Are you a true contrarian? To test this out, take a look at enterprise artificial intelligence (AI) firm C3.ai AI>. You’ll see that AI stock is clearly unloved in the markets right now.
Your gut reaction to this is a good litmus test. Some folks will want to avoid the stock, while others will choose to seize the opportunity.
There’s no denying that machine learning has a future. Today’s businesses are leveraging the power of AI, and C3.ai is a leader in this lucrative niche market.
Hence, I believe that there’s a dip-buying opportunity here if you’re willing to keep an open mind. Now, let’s conduct a quick analysis to determine how far the share price has fallen.
A Closer Look at AI Stock
Back in December of 2020, C3.ai priced its initial public offering (IPO) at $42 per share.
But amazingly, AI stock opened for trading at $100 on Dec. 9 and even went as high as $115.
That wasn’t even the end of the rally. On Dec. 22, the C3.ai share price soared to a 52-week high of $183.90.
Unfortunately, the bulls capitulated in early 2021. A share-price slide commenced in February, with AI stock tumbling to the $50 level in May.
This was followed by a period of sideways price action, as the stock was still close to $50 in early August.
At the same time, C3.ai’s trailing 12-month earnings per share was -99 cents. That’s not horrendous for a $50 stock, though I’d certainly like to see the company push that number into positive territory.
I searched high and low for a valid reason to explain the rout in AI stock.
After all, there should be a good explanation when a stock goes from $183.90 to $50. The company must be in really bad trouble, right?
This doesn’t appear to be the case with C3.ai. There’s no terrible news to report.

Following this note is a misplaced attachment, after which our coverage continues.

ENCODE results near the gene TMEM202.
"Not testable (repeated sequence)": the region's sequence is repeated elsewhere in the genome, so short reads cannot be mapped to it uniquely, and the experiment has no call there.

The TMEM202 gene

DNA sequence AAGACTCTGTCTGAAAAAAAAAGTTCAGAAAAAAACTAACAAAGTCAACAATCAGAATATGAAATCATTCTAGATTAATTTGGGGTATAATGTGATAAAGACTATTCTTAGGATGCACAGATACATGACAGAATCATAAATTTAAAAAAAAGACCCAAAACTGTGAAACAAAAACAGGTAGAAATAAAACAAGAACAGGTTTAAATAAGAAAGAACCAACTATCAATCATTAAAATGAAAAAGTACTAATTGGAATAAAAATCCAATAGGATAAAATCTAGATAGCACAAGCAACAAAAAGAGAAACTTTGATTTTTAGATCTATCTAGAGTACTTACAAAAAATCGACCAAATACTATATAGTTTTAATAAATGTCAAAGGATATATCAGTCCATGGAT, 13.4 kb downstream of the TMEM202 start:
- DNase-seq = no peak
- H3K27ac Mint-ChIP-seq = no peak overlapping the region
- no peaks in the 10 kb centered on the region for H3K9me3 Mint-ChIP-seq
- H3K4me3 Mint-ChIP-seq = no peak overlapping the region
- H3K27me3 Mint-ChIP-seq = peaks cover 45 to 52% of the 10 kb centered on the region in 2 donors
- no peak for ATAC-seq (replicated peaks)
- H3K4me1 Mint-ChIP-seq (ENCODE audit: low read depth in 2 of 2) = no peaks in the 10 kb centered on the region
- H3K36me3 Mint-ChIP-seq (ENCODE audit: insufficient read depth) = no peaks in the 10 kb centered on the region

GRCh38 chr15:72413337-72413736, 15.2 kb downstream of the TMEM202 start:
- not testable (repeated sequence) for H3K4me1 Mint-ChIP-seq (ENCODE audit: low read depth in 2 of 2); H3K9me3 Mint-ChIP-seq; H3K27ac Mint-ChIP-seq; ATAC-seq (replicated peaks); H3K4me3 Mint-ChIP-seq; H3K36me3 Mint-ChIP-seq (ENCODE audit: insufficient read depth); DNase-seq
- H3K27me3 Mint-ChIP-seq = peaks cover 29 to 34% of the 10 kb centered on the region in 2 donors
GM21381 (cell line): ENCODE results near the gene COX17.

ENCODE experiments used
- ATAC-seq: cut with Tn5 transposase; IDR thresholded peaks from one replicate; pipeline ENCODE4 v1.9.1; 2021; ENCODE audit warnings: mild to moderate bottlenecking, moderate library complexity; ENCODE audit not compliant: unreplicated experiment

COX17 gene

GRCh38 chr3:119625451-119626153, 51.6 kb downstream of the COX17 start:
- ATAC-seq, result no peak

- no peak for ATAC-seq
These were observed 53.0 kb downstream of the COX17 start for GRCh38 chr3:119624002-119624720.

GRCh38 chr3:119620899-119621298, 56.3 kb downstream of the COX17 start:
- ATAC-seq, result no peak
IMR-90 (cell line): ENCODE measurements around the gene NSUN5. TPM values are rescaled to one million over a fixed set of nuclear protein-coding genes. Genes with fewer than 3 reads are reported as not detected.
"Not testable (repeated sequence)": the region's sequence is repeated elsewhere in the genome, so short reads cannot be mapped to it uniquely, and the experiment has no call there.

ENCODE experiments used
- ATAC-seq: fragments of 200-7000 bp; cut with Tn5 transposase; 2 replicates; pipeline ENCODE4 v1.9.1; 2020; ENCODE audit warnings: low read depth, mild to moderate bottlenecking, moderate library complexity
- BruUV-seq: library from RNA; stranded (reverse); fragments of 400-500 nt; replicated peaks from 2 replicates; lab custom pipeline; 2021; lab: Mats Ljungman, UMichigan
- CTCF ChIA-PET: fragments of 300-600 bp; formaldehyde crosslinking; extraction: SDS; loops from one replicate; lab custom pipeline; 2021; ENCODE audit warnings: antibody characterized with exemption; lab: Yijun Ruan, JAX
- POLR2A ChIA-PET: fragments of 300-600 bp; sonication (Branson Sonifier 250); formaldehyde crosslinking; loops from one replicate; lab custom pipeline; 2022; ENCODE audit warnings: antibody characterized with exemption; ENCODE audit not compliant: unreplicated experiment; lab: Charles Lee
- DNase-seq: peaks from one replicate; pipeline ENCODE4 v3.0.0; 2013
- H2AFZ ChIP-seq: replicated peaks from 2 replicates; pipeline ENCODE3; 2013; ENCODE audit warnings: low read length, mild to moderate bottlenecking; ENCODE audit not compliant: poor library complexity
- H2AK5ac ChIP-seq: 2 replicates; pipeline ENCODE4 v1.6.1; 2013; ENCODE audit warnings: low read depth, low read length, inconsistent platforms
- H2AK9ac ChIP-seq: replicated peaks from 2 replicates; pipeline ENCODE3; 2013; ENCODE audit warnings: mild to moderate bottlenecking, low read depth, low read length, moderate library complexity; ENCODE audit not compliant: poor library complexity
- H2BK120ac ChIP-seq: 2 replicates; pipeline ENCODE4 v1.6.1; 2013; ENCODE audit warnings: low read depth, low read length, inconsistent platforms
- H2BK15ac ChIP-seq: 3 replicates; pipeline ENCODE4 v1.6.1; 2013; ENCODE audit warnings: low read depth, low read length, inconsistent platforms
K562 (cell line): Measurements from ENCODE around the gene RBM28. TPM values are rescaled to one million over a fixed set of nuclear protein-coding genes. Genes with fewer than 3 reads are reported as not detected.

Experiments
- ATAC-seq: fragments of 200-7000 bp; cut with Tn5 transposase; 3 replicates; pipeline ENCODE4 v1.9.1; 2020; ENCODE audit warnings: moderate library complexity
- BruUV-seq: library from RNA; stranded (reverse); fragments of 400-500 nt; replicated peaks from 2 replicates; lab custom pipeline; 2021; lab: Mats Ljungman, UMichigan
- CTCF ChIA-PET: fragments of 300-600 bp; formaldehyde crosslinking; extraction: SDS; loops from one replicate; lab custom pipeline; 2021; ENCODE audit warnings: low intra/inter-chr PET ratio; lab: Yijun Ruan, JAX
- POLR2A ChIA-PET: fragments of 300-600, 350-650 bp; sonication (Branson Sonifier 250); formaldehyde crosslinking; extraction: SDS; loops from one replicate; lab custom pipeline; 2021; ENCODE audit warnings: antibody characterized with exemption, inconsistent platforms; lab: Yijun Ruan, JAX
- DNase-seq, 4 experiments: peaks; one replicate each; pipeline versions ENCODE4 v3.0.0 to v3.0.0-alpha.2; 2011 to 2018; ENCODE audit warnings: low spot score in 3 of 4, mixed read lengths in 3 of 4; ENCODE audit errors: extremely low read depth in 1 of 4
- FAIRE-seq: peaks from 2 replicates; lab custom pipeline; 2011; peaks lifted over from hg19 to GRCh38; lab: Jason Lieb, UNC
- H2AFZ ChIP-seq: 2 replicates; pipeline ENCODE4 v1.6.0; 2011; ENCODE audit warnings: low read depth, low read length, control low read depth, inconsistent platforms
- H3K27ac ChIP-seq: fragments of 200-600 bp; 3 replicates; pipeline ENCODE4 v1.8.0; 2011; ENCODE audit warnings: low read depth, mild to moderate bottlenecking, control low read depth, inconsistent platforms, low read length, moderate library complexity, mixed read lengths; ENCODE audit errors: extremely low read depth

On the fiscal front, the company’s most recently reported results were quite impressive.
For the fiscal fourth quarter, C3.ai reported $52.3 million in total revenues, an increase of 26% year-over-year, as well as $43.1 million in subscription revenues, up 17% year-over-year.
The company’s full-year results were also perfectly acceptable, with total revenues of $183.2 million marking a 17% year-over-year improvement.
Maybe the hype surrounding C3.ai’s initial public offering (IPO) was too frothy. So, the market had to let some of the air out of the balloon.
The Snowflake partnership demonstrates that C3.ai is making its mark in the enterprise application software field.
At the same time, a collaboration with communications and technology service provider NCS shows that C3.ai is prepared to expand its presence in the Asia Pacific region.
Through this arrangement, NCS will develop and deploy enterprise AI applications created on the C3 AI Suite.
In doing so, NCS intends to “leverage its deep domain experience and technology expertise in serving governments and businesses” in Southeast Asia and Australia/New Zealand.
According to C3.ai, this agreement is actually the company’s first strategic partnership with a telecommunications group. Yet, it’s a major coup for C3.ai.
Gartner, in its 2021 Global CIO Agenda survey, concluded that Southeast Asia and Australia/New Zealand were among the world’s fastest-growing regions to apply digitalization to optimize enterprise processes.
Therefore, C3.ai’s partnership with NCS should position both companies for excellent growth opportunities.
The Bottom Line
It’s possible that post-IPO disappointment caused the AI stock price to decline.
Still, there’s nothing wrong with the company itself. C3.ai is on solid financial footing and is moving into fast-growing geographic regions.
So, don’t hesitate to buy some shares at the current, unreasonably low price.
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On the date of publication, David Moadel did not have (either directly or indirectly) any positions in the securities mentioned in this article. The opinions expressed in this article are those of the writer, subject to the InvestorPlace.com Publishing Guidelines.
AI shares were trading at $50.70 per share on Monday afternoon, up $1.87 (+3.83%). Year-to-date, AI has declined -63.46%, versus a 19.03% rise in the benchmark S&P 500 index during the same period.
About the Author: David Moadel
David Moadel has provided compelling content – and crossed the occasional line – on behalf of Crush the Street, Market Realist, TalkMarkets, Finom Group, Benzinga, and (of course) InvestorPlace.com. He also serves as the chief analyst and market researcher for Portfolio Wealth Global and hosts the popular financial YouTube channel Looking at the Markets. More…